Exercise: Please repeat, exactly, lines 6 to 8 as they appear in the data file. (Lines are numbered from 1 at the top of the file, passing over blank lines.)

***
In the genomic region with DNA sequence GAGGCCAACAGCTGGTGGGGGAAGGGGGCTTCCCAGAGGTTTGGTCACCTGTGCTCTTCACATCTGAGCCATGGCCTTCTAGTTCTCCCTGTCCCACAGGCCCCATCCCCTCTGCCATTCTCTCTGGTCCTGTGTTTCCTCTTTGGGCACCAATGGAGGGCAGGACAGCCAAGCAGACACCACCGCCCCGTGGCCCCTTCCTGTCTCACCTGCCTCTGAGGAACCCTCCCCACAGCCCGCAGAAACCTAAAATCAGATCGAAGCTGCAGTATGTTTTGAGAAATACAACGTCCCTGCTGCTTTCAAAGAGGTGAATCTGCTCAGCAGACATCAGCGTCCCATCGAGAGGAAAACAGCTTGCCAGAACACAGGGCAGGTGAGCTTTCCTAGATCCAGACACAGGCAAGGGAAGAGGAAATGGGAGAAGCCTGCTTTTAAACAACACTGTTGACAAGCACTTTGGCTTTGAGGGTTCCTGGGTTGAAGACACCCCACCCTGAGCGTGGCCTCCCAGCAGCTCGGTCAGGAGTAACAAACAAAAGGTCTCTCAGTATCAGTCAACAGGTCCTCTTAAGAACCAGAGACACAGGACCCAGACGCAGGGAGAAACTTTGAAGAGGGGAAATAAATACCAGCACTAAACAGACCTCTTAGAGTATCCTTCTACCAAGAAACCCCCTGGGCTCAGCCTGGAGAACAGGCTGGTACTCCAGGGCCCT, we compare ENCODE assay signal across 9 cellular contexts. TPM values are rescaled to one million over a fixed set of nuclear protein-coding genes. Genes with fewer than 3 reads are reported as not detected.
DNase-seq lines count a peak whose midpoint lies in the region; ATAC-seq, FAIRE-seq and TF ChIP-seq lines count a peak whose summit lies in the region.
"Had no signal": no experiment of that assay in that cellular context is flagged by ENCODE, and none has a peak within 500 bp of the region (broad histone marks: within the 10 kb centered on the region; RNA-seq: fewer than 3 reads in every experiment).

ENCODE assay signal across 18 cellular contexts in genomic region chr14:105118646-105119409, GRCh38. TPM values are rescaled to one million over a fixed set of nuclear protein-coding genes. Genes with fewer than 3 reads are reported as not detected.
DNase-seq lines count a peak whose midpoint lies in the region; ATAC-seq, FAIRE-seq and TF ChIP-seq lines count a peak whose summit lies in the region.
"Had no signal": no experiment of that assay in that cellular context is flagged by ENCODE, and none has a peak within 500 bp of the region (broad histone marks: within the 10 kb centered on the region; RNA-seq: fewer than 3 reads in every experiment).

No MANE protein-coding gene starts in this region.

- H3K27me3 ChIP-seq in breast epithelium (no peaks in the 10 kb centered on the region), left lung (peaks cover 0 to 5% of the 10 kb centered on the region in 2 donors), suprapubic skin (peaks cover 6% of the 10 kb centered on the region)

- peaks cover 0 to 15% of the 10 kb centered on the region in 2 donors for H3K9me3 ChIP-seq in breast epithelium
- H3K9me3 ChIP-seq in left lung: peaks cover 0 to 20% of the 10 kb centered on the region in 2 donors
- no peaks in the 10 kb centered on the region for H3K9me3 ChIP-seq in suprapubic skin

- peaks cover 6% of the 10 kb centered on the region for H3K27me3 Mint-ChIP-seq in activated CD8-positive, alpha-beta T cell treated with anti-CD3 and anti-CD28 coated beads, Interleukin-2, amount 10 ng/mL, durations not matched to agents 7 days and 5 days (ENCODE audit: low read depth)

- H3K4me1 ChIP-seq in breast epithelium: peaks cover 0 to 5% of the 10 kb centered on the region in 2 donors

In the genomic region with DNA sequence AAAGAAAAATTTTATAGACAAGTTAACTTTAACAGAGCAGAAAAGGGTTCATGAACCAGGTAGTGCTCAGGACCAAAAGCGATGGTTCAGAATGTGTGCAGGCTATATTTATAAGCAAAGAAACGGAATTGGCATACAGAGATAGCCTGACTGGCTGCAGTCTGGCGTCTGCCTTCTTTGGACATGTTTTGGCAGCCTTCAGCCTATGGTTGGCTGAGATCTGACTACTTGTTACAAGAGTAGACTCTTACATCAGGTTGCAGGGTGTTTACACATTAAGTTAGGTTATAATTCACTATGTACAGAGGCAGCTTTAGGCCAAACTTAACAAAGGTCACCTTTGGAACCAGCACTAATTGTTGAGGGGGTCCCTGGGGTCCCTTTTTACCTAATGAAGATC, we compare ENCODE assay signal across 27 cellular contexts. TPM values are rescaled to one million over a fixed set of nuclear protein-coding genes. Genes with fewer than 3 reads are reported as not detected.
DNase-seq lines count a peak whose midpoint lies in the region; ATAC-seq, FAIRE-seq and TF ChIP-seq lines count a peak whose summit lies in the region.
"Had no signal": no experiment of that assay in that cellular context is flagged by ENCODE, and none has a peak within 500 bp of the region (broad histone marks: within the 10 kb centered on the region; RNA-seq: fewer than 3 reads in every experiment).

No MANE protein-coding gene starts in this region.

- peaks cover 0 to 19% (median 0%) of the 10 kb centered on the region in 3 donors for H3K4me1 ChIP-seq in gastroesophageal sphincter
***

"Had no signal": no experiment of that assay in that cellular context is flagged by ENCODE, and none has a peak within 500 bp of the region (broad histone marks: within the 10 kb centered on the region; RNA-seq: fewer than 3 reads in every experiment).

No MANE protein-coding gene starts in this region.

- H3K27me3 ChIP-seq in breast epithelium (no peaks in the 10 kb centered on the region), left lung (peaks cover 0 to 5% of the 10 kb centered on the region in 2 donors), suprapubic skin (peaks cover 6% of the 10 kb centered on the region)